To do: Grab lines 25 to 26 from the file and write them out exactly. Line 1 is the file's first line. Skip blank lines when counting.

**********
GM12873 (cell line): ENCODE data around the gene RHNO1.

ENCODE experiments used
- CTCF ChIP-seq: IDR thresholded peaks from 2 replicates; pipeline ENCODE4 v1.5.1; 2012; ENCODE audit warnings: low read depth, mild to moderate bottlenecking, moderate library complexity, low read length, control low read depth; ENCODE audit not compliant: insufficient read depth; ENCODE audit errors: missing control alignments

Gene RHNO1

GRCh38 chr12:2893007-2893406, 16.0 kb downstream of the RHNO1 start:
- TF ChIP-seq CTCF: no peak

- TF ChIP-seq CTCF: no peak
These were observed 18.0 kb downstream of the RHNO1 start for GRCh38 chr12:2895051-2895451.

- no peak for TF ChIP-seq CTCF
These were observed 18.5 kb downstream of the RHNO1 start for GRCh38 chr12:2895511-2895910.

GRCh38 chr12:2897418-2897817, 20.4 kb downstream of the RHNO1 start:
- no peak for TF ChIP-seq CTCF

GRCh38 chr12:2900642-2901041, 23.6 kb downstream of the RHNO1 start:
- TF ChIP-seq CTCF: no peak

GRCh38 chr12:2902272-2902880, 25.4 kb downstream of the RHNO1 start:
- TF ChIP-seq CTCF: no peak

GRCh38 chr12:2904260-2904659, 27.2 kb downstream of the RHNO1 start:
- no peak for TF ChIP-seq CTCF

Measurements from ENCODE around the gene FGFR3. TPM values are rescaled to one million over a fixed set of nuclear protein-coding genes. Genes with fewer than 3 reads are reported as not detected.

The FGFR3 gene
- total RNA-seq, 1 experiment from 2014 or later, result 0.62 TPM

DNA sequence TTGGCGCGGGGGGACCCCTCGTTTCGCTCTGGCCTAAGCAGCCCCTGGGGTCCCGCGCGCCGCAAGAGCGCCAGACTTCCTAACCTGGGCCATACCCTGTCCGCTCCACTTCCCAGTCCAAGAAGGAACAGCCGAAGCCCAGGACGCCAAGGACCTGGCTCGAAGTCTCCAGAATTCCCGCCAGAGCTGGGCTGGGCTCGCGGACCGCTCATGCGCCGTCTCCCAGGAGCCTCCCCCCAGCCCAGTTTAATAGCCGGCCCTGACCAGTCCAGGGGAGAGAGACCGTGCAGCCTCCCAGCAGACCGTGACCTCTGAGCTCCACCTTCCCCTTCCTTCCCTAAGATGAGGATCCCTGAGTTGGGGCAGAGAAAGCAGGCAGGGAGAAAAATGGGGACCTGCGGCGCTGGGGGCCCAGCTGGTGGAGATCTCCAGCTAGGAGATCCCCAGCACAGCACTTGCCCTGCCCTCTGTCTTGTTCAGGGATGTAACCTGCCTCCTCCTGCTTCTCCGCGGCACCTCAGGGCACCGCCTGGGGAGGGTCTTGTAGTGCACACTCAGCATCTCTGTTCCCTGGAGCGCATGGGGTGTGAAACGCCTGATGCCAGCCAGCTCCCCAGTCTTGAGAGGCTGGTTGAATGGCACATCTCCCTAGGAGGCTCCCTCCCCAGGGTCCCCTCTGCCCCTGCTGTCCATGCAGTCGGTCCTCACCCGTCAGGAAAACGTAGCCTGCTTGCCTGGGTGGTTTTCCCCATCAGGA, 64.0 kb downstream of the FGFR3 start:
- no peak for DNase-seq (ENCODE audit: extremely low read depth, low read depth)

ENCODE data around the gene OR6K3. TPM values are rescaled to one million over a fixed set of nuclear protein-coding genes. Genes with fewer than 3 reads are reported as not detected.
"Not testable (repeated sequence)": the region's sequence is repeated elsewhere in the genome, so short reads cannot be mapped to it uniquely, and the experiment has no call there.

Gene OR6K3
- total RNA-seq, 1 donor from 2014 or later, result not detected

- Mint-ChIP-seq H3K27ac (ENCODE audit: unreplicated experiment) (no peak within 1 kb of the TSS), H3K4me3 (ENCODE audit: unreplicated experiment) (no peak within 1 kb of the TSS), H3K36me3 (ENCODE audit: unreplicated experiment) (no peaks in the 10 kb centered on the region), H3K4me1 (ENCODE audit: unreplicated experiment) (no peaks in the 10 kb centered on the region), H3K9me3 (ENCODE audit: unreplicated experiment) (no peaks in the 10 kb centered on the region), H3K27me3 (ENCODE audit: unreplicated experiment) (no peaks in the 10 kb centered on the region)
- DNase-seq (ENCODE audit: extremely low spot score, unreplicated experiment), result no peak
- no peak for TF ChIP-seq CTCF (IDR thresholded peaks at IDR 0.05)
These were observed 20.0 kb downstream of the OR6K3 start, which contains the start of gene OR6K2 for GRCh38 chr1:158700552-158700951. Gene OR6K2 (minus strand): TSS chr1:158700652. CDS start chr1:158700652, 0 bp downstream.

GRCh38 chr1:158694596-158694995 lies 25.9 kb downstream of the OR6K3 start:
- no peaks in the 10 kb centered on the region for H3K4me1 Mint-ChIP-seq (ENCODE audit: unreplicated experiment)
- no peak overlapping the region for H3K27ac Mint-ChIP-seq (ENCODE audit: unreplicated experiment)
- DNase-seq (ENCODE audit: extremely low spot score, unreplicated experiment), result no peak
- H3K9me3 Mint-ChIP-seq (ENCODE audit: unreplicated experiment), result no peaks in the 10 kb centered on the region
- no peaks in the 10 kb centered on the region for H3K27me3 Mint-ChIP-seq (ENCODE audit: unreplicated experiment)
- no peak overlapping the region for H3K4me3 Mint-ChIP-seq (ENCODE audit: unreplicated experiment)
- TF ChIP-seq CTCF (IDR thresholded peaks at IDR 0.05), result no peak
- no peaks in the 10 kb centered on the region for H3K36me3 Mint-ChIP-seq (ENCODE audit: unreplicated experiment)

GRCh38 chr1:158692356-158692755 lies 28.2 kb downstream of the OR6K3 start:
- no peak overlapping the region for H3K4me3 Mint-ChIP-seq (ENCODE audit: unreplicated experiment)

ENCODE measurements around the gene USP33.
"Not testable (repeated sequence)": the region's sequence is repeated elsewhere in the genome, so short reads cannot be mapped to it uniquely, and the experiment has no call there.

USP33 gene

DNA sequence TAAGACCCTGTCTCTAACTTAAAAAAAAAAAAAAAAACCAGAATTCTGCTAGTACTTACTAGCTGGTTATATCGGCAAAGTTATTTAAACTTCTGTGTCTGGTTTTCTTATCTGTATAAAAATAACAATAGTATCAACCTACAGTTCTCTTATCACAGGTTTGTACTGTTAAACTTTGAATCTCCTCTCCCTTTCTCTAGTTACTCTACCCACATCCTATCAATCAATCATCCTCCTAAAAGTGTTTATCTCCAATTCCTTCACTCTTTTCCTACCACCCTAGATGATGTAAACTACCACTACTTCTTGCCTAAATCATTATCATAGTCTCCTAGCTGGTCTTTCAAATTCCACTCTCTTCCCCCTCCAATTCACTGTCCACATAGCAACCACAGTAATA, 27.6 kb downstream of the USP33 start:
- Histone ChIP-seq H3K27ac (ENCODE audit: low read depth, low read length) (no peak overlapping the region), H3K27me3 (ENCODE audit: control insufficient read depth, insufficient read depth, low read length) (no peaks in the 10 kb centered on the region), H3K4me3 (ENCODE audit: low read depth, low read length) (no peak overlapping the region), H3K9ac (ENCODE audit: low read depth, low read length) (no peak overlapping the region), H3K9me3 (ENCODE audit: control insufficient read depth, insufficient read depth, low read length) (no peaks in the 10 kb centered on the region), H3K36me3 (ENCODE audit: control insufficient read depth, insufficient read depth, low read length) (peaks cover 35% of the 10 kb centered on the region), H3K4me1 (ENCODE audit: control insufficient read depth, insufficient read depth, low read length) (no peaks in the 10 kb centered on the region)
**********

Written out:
"Not testable (repeated sequence)": the region's sequence is repeated elsewhere in the genome, so short reads cannot be mapped to it uniquely, and the experiment has no call there.

Gene OR6K3